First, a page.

Compound with positively charged clusters could be a useful catalyst – study

The accidentally discovered compound will likely lead to a number of scientific developments.

Lab technician using microscope (photo credit: INGIMAGE / ASAP)
Lab technician using microscope
(photo credit: INGIMAGE / ASAP)

A novel cluster compound that could be used as a catalyst has been discovered by researchers at Kyoto University’s Institute for Integrated Cell-Material Sciences (ICEMS).

The cationic cluster (named HSbOI), which differs from the majority of metal-oxo clusters due to its positive charge, features acidic protons that enable it to be an “excellent solid acid catalyst,” according to a peer-reviewed study published in Science Advances.

Traditional polyoxometalate compounds, which carry a negative charge, contain large metal-oxide clusters. These compounds have a variety of uses in products ranging from medicines to flash memory devices, a press release from ICEMS explains.  

What makes these compounds unique?

Unlike polyoxometalates, the compound that researchers described in the study is a hydroxy-iodide with large clusters that are positively charged. Accordingly, HSbOI is one of only a small number of similar compounds that have been studied. 

 Kyoto University  (credit: Wikimedia Commons) Kyoto University (credit: Wikimedia Commons)

Researchers who discovered the compound believe that the results have significant implications. “This finding may open up new possibilities in the design of solid-state catalysts,” according to Hiroshi Kageyama, a chemist at Kyoto University.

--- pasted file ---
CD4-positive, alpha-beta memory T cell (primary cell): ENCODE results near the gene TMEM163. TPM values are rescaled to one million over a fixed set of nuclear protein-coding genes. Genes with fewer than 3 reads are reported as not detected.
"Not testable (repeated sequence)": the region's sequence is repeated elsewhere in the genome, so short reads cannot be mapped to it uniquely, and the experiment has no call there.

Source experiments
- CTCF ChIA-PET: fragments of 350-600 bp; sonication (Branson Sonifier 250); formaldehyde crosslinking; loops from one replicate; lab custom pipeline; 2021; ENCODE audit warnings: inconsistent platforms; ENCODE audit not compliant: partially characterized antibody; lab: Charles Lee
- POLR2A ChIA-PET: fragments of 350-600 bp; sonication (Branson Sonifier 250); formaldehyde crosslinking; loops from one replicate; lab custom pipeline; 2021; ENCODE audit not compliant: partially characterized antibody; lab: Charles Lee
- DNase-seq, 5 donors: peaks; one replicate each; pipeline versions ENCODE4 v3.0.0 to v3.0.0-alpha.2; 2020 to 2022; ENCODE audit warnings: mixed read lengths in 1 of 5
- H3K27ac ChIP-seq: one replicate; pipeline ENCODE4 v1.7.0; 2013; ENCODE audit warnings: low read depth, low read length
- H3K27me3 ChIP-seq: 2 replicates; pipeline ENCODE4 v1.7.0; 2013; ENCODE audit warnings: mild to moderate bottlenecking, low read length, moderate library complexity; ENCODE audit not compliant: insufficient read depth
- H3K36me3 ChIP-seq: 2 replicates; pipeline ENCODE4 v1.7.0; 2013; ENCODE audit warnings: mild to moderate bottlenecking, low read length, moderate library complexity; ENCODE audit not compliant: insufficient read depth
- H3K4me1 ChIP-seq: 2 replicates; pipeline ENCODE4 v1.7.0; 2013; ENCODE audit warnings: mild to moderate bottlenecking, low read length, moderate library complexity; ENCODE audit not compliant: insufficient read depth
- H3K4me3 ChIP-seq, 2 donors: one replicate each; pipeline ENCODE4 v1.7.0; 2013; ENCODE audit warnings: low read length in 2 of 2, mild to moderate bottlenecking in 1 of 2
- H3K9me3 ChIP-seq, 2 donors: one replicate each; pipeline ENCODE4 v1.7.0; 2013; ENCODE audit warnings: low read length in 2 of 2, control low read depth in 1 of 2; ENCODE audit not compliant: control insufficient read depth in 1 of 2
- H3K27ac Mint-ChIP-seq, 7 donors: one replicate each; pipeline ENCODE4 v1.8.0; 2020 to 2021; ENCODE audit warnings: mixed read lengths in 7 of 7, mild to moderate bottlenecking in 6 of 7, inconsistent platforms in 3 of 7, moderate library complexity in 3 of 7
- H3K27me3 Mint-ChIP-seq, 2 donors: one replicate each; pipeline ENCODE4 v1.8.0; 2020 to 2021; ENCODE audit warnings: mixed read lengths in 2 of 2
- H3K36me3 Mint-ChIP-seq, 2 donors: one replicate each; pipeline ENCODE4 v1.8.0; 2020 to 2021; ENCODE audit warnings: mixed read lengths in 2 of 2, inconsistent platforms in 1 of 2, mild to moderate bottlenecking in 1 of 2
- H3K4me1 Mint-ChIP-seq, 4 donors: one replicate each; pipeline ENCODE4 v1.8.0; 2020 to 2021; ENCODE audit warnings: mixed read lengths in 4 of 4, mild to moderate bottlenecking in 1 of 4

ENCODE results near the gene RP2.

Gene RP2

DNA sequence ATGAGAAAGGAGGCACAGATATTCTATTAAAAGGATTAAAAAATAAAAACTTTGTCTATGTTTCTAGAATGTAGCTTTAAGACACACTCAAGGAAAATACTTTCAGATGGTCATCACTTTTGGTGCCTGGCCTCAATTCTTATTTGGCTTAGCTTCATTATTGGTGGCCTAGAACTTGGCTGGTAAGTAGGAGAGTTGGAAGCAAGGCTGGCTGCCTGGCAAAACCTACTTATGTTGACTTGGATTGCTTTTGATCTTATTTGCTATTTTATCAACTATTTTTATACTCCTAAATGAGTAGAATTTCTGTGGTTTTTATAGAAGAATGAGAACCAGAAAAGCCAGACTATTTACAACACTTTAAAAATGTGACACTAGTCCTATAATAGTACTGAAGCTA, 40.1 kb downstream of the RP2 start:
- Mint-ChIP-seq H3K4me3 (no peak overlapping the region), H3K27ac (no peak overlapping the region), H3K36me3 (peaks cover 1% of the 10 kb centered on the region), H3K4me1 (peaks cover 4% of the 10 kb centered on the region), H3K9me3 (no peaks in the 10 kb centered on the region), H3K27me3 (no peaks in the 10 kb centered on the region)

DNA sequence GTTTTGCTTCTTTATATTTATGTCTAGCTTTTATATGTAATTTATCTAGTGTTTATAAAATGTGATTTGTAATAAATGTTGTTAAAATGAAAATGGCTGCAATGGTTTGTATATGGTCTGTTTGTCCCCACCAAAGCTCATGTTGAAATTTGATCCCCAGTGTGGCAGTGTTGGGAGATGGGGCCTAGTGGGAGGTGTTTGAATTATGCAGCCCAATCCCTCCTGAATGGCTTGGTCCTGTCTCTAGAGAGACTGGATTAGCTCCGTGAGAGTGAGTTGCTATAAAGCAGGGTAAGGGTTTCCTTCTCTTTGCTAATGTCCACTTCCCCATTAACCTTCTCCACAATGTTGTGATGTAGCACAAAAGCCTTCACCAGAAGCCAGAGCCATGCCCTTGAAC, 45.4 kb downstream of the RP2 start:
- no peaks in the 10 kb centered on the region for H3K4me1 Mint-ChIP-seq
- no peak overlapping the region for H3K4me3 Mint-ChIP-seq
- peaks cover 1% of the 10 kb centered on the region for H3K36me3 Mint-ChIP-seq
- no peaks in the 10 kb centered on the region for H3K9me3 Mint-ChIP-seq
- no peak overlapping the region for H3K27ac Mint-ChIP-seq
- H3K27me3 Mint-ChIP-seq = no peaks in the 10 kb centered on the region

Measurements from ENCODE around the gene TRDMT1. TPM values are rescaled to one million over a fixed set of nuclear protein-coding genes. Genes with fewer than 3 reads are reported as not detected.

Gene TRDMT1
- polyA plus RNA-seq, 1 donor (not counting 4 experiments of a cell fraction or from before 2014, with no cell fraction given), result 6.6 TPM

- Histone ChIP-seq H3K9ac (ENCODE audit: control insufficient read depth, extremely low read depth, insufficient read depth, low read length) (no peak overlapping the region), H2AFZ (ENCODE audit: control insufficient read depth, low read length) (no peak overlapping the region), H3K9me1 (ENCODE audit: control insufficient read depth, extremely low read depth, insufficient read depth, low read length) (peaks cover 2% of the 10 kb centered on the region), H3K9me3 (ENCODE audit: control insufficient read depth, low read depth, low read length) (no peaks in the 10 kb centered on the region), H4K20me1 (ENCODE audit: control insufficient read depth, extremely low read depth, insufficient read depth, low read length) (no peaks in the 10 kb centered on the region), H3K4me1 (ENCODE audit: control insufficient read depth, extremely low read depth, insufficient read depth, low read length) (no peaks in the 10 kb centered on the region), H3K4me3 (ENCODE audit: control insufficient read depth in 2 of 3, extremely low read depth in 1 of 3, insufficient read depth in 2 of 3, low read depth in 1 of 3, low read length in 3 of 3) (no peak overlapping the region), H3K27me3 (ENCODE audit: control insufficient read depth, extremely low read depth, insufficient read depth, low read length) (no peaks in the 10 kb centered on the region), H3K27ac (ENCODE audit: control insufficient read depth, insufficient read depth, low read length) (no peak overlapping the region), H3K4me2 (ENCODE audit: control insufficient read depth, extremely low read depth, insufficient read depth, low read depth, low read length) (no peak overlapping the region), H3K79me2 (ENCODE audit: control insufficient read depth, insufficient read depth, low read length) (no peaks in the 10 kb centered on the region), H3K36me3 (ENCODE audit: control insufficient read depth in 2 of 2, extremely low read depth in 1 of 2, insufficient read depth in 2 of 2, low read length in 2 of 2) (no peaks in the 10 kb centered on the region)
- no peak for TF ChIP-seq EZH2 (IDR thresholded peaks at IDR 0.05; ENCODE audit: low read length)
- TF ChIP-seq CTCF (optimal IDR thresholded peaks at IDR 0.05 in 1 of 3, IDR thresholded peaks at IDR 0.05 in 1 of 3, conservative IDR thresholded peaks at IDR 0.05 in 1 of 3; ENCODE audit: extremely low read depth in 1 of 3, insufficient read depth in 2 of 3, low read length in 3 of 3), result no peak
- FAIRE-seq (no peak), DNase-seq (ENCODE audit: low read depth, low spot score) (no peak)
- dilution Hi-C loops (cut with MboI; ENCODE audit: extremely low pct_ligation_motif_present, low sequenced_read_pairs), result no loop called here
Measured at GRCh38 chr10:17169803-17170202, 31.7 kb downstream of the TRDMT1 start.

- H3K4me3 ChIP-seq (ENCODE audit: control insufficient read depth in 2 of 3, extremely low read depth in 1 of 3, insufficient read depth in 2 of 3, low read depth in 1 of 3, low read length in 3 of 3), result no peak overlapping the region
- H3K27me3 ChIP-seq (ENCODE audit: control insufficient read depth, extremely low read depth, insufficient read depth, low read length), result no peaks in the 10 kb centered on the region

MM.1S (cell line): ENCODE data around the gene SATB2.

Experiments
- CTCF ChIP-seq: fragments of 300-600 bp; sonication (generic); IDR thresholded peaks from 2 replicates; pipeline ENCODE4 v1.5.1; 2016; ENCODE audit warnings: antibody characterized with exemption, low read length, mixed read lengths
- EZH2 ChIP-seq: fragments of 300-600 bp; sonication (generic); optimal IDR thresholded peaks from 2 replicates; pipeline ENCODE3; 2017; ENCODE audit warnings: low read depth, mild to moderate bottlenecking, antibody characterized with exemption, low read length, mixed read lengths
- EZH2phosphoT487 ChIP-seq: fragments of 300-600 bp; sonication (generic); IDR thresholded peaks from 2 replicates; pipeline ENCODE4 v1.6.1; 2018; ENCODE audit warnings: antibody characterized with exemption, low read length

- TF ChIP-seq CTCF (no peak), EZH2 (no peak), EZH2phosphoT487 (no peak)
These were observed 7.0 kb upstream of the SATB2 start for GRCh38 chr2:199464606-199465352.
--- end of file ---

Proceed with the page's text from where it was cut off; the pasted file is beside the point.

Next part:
An accidental discovery

HSbOI was discovered accidentally, like many other significant scientific breakthroughs. Kageyama and his colleague, Ryu Abe, were in the midst of a years-long mission to develop new compounds that can absorb light for photocatalysis. They attempted to replace the chlorine atom of a compound with iodine and expected to create a material containing 22 atoms in its unit cell. Instead, they developed HSbOI, which holds 800 atoms.

Kageyama and Abe collaborated with Artem Abakumov and Joke Hadermann at the University of Antwerp, using a state-of-the-art electron microscopy technique that uncovered the large clusters within the compound. 

For the study, researchers created a powder sample of HSbOI that they dissolved into a mixture and stirred for one hour at 75°C (167°F) followed by another hour at 0°C (32°F). Researchers then recovered the product through filtration before washing and dehydrating it.

The discovery of HSbOI could result in significant scientific developments. Positively charged clusters such as those analyzed in the study may lead to new design possibilities for solid-state catalysts — substances that increase the rate of chemical reactions. 

Furthermore, the clusters can be structurally modified to synthesize oxide cage structures as well as higher-order structures, the study explains. Dissolving and isolating these clusters will also be useful. The researchers hypothesized that, once the clusters are dissolved, they will be able to be used for homogenous catalysis and as building blocks for organic-inorganic composites. 

Possibilities for the use of HSbOI clusters are numerous. “In science, the discovery of [a] new material or molecule can create a new science,” Kayegama stated. “I believe that these new positively charged clusters have great potential.”